Conny said it was a good job she hadn't stopped smoking, like I keep telling her to, otherwise that ashtray wouldn't have been there on the floor, and Noor would have hit her head on the stone fireplace. Oh yeah, I knew there must be a reason. No one said that it was my fault, but of course it was. Suddenly she woke up, stretched, got up and started running around as if nothing had happened. Marco went out later on for a Chinese takeaway and I showed Maaike how to eat with chopsticks. The tenor sax player Red Price had a cousin who'd lived in Indonesia and she showed me how to do it years ago, when Red and I were in the Squadronaires together. Noor picked up one of the chopsticks when she saw us using them. We all laughed, can't eat with one chopstick, hahah, but she stabbed a piece of meat with it and ate it while we were still laughing.

That business about a coma reminded me of something my bandleader in the Saarland Radio station, the trombonist Eberhard Pokorny, once told me. He had a cousin who, for some reason I can no longer recall, lay in hospital for several weeks in a coma. According to the doctors she sat up suddenly one day, staring straight ahead, and recited a long and complicated passage from Goethe's Faust in a strange voice, not her own, before falling back on the bed, unconscious once more. One of the doctors, who had studied the classics, said she had been word perfect as far as he could make out. The trouble was, the girl had never shown any interest in the works of Goethe, or anyone else in the field of classic literature, and was not known to be particularly bright, if the truth were known. When she eventually recovered she had no knowledge of the incident. Dickens would have made something out of this. It would have been a good follow-up to his story about the man who, if we are to believe the report, spontaneously exploded through internal combustion.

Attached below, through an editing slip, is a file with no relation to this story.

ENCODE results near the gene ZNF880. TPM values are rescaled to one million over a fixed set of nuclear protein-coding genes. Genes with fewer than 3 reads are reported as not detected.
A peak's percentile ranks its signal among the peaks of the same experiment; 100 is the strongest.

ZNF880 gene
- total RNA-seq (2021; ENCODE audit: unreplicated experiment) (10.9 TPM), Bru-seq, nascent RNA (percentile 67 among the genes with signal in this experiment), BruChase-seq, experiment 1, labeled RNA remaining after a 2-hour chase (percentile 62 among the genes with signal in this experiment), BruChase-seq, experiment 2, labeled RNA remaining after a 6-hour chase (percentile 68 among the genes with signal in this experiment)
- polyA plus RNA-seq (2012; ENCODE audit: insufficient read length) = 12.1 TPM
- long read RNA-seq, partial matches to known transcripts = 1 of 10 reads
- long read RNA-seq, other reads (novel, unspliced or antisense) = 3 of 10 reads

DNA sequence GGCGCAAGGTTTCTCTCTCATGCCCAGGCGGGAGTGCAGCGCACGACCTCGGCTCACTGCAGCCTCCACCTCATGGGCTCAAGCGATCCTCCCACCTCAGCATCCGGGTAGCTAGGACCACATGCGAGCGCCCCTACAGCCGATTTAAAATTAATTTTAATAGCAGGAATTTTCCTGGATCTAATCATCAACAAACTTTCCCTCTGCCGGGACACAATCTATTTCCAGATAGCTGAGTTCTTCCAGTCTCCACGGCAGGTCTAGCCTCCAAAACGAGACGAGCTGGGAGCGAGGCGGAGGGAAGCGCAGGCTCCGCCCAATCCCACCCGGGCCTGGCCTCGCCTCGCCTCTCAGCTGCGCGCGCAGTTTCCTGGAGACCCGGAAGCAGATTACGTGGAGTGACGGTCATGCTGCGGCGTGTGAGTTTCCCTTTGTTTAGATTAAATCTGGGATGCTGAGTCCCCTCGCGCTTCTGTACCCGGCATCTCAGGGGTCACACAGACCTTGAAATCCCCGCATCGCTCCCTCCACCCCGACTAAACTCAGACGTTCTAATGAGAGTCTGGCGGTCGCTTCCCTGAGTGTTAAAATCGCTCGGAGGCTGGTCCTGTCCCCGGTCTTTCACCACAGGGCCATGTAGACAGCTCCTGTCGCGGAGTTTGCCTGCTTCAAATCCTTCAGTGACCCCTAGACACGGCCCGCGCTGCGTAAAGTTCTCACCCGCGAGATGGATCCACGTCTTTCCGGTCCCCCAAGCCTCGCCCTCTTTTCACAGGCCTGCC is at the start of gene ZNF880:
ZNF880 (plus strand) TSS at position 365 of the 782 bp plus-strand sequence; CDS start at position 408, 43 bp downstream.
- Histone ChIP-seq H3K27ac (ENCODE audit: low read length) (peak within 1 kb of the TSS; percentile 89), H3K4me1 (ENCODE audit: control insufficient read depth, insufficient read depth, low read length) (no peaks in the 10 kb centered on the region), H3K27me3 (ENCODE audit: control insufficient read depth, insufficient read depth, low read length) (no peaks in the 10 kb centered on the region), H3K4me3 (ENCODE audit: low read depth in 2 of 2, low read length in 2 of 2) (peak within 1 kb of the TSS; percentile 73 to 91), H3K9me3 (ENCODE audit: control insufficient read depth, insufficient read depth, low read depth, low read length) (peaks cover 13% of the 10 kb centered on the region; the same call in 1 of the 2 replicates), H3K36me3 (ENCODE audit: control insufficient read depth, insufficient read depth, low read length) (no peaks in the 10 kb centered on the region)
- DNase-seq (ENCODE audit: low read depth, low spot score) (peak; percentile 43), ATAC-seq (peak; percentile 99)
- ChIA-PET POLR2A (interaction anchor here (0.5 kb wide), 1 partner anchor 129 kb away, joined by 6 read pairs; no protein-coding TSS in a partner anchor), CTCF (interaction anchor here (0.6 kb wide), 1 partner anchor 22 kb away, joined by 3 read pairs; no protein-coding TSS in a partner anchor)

I've always been a foreigner, wherever I go. In England I was the Canadian git who spoke funny. I couldn't understand the Cockney kids in London, even less so the ones in Coventry. They spoke one language at school and another at home. I suppose they didn't want to upset the rest of their families by talking posh. When I went to Germany to work I had a working knowledge only of the language from school, but on most of the Jazz Workshops I had to work with Danish, Swedish, Dutch and Austrian musicians. They all spoke perfect English in the band, but in the pub afterwards I was in trouble. I should at least have been able to understand the guys from Vienna, but they lapsed into dialect and I couldn't understand one word of it. Art Farmer, who played for years in the Vienna Radio big band, said he had the same problem. Luckily we had one another to talk to, and we were joined by Rolf Ericson, when he had no Swedish mates there. No one took pity on us.

Today, when Conny's family gathers, or the neighbours come around, speaking in tongues, I'm git man once more. I can't learn Dutch or Spanish. Can't learn anything, really. When I first went to Berlin I had so much trouble with the language that Ake Persson, the Swedish trombone player, said he couldn't understand how I'd ever learned English. Well I was deaf, wasn't I, even then. Doesn't help. There are other things and other ways. I wave my arms about. Body language. People understand that. Especially git people.


Chapter Twelve >>>

Copyright © 2004, Ron Simmonds. All Rights Reserved